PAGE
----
StarLink Terminal Unit Firmware Dumped

There’s a lot of expense in what telephone companies call “the last mile” — delivering service from the main trunks to your home or business. StarLink wants to avoid that cost by connecting you via an array of low-orbit satellites and some users are already using the service. In Belgium, [Lennert Wouters] managed to dump the terminal’s firmware and has some interesting observations.

The teardown is actually more than just a firmware dump. His “level 1” teardown involves exposing the board. This can be tricky because there are apparently different versions of the terminal out already, so advice from one source might not match your hardware, and that was the case here.

A UART connector revealed U-Boot log messages on startup. The boot messages gave instructions displayed for interrupting the boot process, but they didn’t appear to actually work. The next step was “level 2” which involved dislodging the board to directly access the eMMC chip.

Dumping the data from the chip wasn’t that hard. However, the chip also has error correcting codes that aren’t part of the actual data stream, so those had to go.

Analysis of the code proved interesting. There is a fuse that identifies development hardware and if that fuse isn’t present, you can’t log in. Further, the login flag is geofenced. You have to be in certain locations — some, but not all, SpaceX facilities — to log in.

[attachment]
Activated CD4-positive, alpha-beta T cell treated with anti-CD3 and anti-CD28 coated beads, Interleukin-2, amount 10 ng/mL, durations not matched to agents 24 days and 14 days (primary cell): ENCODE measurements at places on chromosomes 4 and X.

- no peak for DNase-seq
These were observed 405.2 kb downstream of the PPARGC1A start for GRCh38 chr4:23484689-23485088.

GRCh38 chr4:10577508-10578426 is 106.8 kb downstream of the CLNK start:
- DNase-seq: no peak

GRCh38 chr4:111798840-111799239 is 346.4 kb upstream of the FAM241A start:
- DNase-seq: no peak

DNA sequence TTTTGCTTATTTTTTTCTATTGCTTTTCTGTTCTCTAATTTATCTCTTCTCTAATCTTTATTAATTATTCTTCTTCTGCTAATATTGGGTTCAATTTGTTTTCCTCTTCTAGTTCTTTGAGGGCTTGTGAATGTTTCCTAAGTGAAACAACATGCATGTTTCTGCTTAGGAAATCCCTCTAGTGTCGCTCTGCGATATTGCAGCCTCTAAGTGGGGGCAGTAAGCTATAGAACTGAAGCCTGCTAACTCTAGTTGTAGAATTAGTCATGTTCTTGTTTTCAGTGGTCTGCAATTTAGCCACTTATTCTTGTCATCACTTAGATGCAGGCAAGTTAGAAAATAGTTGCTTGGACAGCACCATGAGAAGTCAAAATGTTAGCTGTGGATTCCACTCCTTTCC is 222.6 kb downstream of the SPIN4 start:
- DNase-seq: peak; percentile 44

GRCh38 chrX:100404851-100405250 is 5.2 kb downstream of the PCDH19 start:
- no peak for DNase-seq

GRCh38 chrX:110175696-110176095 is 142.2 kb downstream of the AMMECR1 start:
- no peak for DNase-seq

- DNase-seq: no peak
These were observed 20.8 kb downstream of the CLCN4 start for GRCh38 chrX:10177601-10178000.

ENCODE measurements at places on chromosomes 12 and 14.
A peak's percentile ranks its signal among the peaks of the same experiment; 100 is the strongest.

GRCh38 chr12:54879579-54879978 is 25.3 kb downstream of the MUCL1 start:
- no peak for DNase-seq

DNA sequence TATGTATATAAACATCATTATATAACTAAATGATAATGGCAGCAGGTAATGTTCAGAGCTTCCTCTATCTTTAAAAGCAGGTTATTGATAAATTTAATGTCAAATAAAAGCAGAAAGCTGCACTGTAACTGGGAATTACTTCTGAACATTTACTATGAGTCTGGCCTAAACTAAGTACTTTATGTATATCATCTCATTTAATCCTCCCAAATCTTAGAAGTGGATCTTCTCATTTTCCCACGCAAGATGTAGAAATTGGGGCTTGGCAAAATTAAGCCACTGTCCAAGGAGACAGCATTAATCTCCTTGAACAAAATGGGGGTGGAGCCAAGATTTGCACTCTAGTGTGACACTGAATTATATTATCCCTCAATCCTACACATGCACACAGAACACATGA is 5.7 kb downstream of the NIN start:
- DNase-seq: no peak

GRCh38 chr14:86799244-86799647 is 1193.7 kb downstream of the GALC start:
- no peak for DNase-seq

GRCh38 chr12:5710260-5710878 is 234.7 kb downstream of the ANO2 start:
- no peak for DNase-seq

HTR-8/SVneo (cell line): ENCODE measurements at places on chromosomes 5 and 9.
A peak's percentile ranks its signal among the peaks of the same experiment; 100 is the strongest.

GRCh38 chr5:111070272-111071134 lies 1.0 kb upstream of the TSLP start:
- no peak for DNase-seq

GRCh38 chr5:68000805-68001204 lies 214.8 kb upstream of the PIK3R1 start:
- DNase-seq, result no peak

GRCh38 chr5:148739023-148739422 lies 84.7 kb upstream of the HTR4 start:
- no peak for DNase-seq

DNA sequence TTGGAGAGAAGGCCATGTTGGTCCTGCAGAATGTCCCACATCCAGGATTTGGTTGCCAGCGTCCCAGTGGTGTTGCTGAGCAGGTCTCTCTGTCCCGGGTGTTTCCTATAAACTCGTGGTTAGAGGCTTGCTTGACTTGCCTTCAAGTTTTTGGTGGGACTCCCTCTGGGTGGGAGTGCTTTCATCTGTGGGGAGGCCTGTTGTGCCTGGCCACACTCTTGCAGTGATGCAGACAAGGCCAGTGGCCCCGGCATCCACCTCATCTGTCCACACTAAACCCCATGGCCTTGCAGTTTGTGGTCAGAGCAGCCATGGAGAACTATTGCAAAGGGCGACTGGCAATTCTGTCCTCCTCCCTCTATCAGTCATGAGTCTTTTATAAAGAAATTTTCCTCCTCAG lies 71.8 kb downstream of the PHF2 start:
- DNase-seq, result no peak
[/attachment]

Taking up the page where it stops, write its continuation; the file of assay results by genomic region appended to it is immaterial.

Overall, an interesting tear down and we wonder what other secrets these terminals will give up as more people have access to them. We’ve covered the system before, including an X-ray view of the antenna.

17 thoughts on “StarLink Terminal Unit Firmware Dumped

    1. The legality does not always need to be questionable. If your RF does not go anywhere near an antenna, there should be no legal issues. e.g. A direct coax connection from your SDR into the GPS antenna input, with 10dB to 70dB of attenuation in between. Or even with an antenna (with an inline attenuator) if the signalling was restricted inside of a Faraday cage.

      Some crazy people have even used “Antibacterial Mosquito Net 100% silver (plated) fiber” for EMF Shielding/Radiation Shielding which will only provide about 23 dB of attenuation when used as a Faraday cage.

      1. No doubt far too small to repair in a home setting. Maybe one could apply a varnish, then burn a precise hole with a laser and fill the top with something conductive enough to rebridge the fuse. Maybe mounting a magnetic CD drive lens focusing module might be enough to aim a beam with enough precision, guess you’d have to vacuum the varnish to get out any bubbles, then vacuum the conducive fluid again to make sure you got a good contact.
        Theoretically possible but I guess it’s like trying to do brain surgery on individual neurons. Acronymed agency stuff for now perhaps.

        1. I strongly suspect that the “ROM” and “write once” memories in STM chips are simply flash like the rest. Just that the erase-and-write functions for ROM are blocked and just the erase for write once.

  1. ISPs want to complain about ‘last mile’, but also don’t want cities/towns to solve that problem for all providers and make them compete. Apparently my empathy does have its bounds…

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